First Lesson: Deuteronomy 18: 15-20
Responsive Reading: Psalm 111
Second Lesson: 1 Corinthians 8: 1-13
Gospel Lesson: Mark 1: 21-28
Grace and Peace from Our Lord and Savior Jesus Christ,
I want to talk this morning about one of the few Bible topics that everyone can identify with the topic of “food”; think of how much food dictates our lives. Imagine that you hear that later tonight for dinner, your favorite meal will be served. Chances are that you would spend that whole day eagerly anticipating the first few bites of that delicious meal.
Another thing worth noting about food is that food can cause disagreements amongst people. This year at Christmas, my sister Anne was coming up. Anne’s in her third year of law school and a yoga instructor. Anne chooses not to eat meat partly for health reasons and partly ethical reasons.
Whereas everyone who knows me well knows my favorite Christmas dish is Swedish meatballs made with 80/20 (because Zup’s doesn’t sell anything fattier!), half and half, and butter. So it’s safe to say I needed to help find Anne some alternative options to enjoy the Holiday season. These are the types of considerations that you want to make as a member of a family, regardless if you think the other family member is right or wrong.
This story sets up our second lesson for today that is dealing with the topic of food within the Bible. The Bible says quite a bit about food especially in the Old Testament. Leviticus 11 gives a huge laundry list of food that followers of the God of Israel should or shouldn’t eat. When it comes to birds don’t eat Eagle, Falcon, Ostrich, Owl, or Pelican, but you can eat clean birds such as Chicken or Turkey. When it comes to insects, most insects are no good for you, but Locusts and Grasshoppers are o.k. Fish are ok, but not Shellfish. When it comes to Mammals: do not eat Dog, Cat, Rabbit, Pigs (Pork), or Rats because they are unclean animals. Animals such as Ox, Sheep, Cattle, and Goats are good to eat. In case you were wondering, eating Snakes isn’t considered a good idea either.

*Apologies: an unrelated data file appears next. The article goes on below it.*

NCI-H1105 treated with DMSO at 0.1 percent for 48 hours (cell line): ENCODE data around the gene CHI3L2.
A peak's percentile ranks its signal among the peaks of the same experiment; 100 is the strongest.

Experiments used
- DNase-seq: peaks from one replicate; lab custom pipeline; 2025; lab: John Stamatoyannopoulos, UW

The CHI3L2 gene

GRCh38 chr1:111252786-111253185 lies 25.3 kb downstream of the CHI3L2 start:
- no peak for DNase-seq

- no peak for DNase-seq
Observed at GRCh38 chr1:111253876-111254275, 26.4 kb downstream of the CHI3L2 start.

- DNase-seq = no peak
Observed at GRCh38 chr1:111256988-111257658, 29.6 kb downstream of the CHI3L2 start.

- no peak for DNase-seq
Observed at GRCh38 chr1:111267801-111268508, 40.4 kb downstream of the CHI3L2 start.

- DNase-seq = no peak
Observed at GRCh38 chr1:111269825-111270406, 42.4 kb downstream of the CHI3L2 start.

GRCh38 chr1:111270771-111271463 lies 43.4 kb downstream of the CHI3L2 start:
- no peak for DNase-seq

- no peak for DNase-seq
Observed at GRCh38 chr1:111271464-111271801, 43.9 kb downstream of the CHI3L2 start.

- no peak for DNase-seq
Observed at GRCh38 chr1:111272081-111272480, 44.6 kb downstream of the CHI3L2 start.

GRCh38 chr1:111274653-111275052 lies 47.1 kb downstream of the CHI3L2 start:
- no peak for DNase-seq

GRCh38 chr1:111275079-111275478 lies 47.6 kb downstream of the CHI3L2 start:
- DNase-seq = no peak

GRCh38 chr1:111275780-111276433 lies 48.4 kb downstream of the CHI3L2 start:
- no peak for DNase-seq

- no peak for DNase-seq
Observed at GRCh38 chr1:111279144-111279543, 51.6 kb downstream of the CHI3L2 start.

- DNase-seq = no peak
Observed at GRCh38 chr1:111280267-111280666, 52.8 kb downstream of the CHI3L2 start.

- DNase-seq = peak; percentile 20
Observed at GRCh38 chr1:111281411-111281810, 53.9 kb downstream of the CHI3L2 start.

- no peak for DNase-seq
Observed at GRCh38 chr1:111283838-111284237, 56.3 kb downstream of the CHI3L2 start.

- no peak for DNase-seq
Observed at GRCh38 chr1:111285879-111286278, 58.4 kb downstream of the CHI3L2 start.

The reason God gave a lot of these restrictions had to do with a certain animal’s diet and whether it made them safe for human consumption. In an age without food safety, and refrigeration God placed limits on what people should and shouldn’t eat. The Jewish people lived by these laws without much controversy for a number of generations.
Fast forward from the time of Moses to the time of Paul, a period of over 1500 years, in Israel’s history. There was a town named Corinth. Corinth was a sea port city in what is now Greece. Due to its location, Corinth attracted people and religions from all over the world. Corinth was the type of place that the Apostle Paul made a priority to start a church in the years after Christ’s resurrection.
The church in Corinth consists of two kinds of people. The first kind of persons was former Jews, the type who had strictly adhered to a particular diet since birth. The guys who knew what they believed and weren’t going to waver much. When you’ve held a belief for a long time, it’s not easily abandoned.